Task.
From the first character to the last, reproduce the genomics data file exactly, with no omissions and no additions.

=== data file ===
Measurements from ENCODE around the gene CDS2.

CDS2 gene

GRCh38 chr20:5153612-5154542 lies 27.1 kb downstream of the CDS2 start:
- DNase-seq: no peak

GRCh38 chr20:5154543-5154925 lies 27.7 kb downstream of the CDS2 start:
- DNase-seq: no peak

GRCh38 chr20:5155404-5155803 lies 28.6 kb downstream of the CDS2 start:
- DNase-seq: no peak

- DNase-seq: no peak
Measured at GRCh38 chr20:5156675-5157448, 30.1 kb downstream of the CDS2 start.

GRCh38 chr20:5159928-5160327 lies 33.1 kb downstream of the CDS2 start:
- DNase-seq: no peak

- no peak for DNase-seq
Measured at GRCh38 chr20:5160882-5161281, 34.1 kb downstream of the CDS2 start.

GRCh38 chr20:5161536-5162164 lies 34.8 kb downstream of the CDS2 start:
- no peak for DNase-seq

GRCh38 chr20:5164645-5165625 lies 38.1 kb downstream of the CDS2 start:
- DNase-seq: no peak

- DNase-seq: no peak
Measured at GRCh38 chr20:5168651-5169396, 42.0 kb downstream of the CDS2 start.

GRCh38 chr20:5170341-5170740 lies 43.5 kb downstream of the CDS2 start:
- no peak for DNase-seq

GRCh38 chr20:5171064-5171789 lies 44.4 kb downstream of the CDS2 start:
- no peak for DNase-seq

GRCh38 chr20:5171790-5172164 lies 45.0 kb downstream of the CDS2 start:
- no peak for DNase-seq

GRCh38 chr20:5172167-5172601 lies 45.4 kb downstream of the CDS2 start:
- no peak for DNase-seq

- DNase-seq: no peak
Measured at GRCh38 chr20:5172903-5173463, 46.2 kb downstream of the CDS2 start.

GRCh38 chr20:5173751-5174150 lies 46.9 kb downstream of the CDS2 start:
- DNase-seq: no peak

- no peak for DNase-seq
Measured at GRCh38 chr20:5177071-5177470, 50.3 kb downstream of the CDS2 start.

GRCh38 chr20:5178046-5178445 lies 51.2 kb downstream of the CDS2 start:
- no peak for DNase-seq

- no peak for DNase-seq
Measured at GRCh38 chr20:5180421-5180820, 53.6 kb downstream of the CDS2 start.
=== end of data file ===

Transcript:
Measurements from ENCODE around the gene CDS2.

CDS2 gene

GRCh38 chr20:5153612-5154542 lies 27.1 kb downstream of the CDS2 start:
- DNase-seq: no peak

GRCh38 chr20:5154543-5154925 lies 27.7 kb downstream of the CDS2 start:
- DNase-seq: no peak

GRCh38 chr20:5155404-5155803 lies 28.6 kb downstream of the CDS2 start:
- DNase-seq: no peak

- DNase-seq: no peak
Measured at GRCh38 chr20:5156675-5157448, 30.1 kb downstream of the CDS2 start.

GRCh38 chr20:5159928-5160327 lies 33.1 kb downstream of the CDS2 start:
- DNase-seq: no peak

- no peak for DNase-seq
Measured at GRCh38 chr20:5160882-5161281, 34.1 kb downstream of the CDS2 start.

GRCh38 chr20:5161536-5162164 lies 34.8 kb downstream of the CDS2 start:
- no peak for DNase-seq

GRCh38 chr20:5164645-5165625 lies 38.1 kb downstream of the CDS2 start:
- DNase-seq: no peak

- DNase-seq: no peak
Measured at GRCh38 chr20:5168651-5169396, 42.0 kb downstream of the CDS2 start.

GRCh38 chr20:5170341-5170740 lies 43.5 kb downstream of the CDS2 start:
- no peak for DNase-seq

GRCh38 chr20:5171064-5171789 lies 44.4 kb downstream of the CDS2 start:
- no peak for DNase-seq

GRCh38 chr20:5171790-5172164 lies 45.0 kb downstream of the CDS2 start:
- no peak for DNase-seq

GRCh38 chr20:5172167-5172601 lies 45.4 kb downstream of the CDS2 start:
- no peak for DNase-seq

- DNase-seq: no peak
Measured at GRCh38 chr20:5172903-5173463, 46.2 kb downstream of the CDS2 start.

GRCh38 chr20:5173751-5174150 lies 46.9 kb downstream of the CDS2 start:
- DNase-seq: no peak

- no peak for DNase-seq
Measured at GRCh38 chr20:5177071-5177470, 50.3 kb downstream of the CDS2 start.

GRCh38 chr20:5178046-5178445 lies 51.2 kb downstream of the CDS2 start:
- no peak for DNase-seq

- no peak for DNase-seq
Measured at GRCh38 chr20:5180421-5180820, 53.6 kb downstream of the CDS2 start.